It IS about individuals and interactions (Even though it seems to be about process and tools!)

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Once in a while I hear a comment saying something along the lines of:
“Isn’t it kind of ironic that you agile people talk about Individuals and Interactions but what you give us is processes and tools?”. This comment typically comes after people are exposed to SAFe, Scrum, Kanban, whatever. All of these frameworks/methods LOOK like they are about processes and tools. I’ve seen people even mistake “Lean Kanban” for “LeanKit Kanban” associating it with a specific electronic tool and not the framework/method of how you manage flow using that tool. (To look at the bright side – I guess the LeanKit folks should be proud that they’ve become a “google it” in some circles …)

This comment is understandable – I think it is actually unavoidable. Why? The way I look at it the processes/frameworks/tools we use are DESIGNED to resonate with the comfort zone of people which is work at the processes/tools level (and not the values/principles).

But the processes/tools like Sprint Planning, Relative Estimation, No Estimates, Kanban Boards, WIP Limits, Scrum, PI Planning, Open Space Technology are not just processes. They are “Culture Hacks” in disguise.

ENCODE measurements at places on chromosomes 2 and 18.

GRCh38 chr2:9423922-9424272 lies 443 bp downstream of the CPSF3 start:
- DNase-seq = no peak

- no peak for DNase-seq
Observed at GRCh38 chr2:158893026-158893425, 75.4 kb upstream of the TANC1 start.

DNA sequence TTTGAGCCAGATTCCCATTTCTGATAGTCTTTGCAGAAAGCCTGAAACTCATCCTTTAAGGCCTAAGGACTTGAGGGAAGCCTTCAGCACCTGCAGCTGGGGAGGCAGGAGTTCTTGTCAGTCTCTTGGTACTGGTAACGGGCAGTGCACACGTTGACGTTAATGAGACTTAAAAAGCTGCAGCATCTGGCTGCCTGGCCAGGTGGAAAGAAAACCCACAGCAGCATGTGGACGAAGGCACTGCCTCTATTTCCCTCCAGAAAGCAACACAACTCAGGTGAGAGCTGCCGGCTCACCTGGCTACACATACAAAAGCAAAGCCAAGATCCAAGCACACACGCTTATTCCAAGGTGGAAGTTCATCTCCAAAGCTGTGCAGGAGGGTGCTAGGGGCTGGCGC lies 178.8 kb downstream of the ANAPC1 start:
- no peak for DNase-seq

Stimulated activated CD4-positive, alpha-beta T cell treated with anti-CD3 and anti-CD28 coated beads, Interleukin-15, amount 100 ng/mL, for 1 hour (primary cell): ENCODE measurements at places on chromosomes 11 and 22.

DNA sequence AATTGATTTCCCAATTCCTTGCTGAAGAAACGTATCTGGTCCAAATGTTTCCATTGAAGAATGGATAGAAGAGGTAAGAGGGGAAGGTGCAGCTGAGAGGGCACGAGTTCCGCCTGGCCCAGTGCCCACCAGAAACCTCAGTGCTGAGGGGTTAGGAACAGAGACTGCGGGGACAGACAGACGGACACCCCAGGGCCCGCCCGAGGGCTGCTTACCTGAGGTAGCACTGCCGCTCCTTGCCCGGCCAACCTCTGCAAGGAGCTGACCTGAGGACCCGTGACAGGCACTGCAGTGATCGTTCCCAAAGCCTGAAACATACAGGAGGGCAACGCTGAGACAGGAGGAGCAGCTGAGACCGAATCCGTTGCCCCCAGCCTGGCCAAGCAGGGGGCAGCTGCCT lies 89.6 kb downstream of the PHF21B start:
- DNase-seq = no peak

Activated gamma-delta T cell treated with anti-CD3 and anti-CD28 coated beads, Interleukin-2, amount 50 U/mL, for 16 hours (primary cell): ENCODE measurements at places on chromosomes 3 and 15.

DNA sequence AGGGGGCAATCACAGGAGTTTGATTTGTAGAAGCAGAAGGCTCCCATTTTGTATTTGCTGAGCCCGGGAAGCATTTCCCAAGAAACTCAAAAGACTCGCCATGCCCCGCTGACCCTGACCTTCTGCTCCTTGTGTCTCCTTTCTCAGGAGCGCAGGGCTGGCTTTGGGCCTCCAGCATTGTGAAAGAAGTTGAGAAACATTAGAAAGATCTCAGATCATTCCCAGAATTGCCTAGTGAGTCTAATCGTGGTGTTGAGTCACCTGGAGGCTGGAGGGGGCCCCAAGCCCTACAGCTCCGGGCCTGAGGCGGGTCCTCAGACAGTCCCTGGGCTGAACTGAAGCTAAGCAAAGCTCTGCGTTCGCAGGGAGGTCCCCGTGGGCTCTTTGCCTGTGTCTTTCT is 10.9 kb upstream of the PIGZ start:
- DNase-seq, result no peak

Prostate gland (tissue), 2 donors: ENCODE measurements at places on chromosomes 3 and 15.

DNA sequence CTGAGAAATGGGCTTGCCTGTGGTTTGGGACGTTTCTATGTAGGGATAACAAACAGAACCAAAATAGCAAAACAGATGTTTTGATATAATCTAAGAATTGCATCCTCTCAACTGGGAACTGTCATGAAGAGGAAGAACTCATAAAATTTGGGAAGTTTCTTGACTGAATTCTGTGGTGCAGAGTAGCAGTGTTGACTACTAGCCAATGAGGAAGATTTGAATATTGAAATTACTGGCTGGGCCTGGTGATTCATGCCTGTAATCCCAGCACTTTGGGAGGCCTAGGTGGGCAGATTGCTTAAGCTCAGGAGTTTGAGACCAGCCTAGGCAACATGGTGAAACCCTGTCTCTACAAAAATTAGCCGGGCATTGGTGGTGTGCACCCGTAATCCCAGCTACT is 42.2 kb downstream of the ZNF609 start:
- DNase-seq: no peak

We can speak all we want about Anthropology, Cynefin, Sociology, Complexity Thinking, Autonomy/Mastery/Purpose, Fearless Change, Invitation, Creating a game culture, RightShifting, Anti-Matter principle – and if you’re really serious about helping organizations improve their overall effectiveness you should probably be familiar with most if not all of those concepts.

But when I about these concepts most people in the real world look at me funny or fall asleep. Which is where the concrete process/tools come in. They help bring the concepts to life. Ideally people should both understand the concept/value as well as the example of how to use it. (BTW Many coaches teach people the concrete example/process/tool without initially discussing the abstract/concept. That’s not how I do it, but sometimes I feel they have a point…)

The risk is that without fully understanding the connection between the concepts/values/principles and the processes/tools that implement them it might SEEM like we are following a cargo culture or some mechanistic shallow simplistic approach. What we owe to ourselves as the community of people aiming to help organizations REALLY improve their effectiveness is to keep discussing this connection and scrutinize each process/tool to make sure it is really aligned with solid underlying theory of what makes human systems effective.

I’m sure some of you might have a different opinion about this. Discuss!